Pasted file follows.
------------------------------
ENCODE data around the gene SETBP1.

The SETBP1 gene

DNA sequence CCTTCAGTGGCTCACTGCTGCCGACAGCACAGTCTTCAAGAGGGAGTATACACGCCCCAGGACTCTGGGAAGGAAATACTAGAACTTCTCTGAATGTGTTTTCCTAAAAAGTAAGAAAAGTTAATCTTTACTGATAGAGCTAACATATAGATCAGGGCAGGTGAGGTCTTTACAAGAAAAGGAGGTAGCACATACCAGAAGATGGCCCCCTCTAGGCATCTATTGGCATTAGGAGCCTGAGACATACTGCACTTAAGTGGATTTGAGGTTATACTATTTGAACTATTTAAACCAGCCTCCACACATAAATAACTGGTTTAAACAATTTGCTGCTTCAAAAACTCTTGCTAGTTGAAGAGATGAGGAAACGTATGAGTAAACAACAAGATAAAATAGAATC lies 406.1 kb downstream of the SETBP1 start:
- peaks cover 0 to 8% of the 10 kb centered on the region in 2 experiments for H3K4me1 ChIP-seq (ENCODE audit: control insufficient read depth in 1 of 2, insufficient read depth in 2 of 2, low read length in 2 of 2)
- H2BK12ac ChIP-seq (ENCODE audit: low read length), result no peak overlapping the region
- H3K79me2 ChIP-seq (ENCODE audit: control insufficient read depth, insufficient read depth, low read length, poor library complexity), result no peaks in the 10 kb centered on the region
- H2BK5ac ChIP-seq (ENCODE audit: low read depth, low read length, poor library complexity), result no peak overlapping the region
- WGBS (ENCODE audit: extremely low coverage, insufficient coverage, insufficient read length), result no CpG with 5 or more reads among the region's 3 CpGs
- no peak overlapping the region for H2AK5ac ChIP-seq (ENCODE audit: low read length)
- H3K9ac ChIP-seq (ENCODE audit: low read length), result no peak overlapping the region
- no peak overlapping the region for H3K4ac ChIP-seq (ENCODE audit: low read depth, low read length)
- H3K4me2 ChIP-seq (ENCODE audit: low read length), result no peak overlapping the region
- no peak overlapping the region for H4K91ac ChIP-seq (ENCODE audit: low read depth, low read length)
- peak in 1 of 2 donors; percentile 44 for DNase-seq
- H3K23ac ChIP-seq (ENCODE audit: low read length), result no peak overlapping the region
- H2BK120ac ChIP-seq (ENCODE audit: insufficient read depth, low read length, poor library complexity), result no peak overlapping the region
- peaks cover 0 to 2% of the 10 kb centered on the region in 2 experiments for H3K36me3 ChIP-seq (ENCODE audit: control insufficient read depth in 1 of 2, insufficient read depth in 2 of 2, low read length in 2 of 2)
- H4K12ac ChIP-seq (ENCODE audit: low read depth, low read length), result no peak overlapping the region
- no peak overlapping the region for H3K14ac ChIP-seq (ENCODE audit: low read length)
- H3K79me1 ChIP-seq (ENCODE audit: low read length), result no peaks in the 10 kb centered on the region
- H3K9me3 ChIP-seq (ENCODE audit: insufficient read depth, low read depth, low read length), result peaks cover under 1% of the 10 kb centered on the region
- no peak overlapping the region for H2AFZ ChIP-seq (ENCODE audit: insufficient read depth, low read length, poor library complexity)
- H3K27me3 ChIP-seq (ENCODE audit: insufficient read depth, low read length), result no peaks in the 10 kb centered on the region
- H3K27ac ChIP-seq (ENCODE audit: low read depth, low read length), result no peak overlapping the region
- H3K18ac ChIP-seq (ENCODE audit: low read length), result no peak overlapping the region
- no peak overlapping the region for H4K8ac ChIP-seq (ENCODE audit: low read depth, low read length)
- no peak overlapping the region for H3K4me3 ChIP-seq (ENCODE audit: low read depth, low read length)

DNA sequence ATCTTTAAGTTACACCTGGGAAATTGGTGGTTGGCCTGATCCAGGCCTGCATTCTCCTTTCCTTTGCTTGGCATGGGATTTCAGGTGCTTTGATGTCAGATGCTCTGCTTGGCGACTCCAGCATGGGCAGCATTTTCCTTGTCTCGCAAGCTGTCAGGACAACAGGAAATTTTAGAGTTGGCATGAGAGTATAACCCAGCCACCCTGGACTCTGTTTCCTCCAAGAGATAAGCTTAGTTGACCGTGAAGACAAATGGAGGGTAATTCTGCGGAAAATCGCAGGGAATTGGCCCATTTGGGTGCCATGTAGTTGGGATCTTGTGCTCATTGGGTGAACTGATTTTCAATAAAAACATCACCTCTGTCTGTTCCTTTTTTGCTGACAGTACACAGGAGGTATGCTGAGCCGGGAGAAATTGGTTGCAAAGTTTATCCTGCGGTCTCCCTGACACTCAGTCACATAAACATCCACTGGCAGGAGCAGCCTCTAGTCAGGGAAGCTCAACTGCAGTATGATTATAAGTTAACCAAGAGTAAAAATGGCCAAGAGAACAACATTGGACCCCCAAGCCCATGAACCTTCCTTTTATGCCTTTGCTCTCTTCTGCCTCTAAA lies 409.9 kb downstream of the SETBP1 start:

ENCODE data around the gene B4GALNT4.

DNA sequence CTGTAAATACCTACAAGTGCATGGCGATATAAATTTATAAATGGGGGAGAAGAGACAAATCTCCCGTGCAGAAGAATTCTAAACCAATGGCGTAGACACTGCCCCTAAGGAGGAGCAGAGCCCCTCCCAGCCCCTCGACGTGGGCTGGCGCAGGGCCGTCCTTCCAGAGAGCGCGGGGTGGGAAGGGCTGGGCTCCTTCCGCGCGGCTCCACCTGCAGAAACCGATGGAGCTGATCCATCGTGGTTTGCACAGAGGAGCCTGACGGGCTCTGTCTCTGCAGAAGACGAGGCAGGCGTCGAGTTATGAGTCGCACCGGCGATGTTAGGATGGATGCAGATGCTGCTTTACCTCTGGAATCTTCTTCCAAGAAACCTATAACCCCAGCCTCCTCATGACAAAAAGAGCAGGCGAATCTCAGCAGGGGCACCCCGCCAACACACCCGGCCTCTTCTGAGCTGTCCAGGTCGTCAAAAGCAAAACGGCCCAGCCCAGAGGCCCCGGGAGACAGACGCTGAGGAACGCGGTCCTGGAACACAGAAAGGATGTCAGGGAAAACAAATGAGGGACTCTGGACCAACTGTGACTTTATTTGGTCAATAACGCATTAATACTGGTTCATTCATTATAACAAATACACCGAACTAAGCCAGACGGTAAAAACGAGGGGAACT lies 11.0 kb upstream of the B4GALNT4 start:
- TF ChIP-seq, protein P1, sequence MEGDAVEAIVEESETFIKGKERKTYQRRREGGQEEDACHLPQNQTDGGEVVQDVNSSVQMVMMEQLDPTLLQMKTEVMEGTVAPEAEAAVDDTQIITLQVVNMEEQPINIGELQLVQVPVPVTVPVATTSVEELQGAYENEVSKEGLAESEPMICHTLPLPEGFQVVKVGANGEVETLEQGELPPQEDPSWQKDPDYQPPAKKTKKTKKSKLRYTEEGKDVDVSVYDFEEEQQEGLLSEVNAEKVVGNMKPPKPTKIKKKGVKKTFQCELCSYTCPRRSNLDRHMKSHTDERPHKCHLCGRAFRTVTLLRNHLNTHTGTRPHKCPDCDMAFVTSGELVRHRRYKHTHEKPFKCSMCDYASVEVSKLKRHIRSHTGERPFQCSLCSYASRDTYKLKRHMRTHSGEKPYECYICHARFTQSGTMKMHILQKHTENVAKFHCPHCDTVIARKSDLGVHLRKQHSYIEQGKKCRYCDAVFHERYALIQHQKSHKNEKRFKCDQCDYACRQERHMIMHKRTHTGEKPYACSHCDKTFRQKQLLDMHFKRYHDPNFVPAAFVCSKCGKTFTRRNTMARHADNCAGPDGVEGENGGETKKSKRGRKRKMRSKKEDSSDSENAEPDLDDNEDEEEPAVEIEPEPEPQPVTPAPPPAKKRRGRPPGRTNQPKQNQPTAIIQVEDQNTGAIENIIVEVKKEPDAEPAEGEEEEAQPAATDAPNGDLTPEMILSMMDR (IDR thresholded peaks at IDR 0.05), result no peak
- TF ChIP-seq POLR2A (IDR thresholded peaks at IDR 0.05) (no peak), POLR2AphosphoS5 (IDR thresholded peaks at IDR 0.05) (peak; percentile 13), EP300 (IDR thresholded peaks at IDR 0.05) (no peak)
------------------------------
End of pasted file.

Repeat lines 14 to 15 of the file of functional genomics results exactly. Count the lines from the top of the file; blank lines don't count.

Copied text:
- peak in 1 of 2 donors; percentile 44 for DNase-seq
- H3K23ac ChIP-seq (ENCODE audit: low read length), result no peak overlapping the region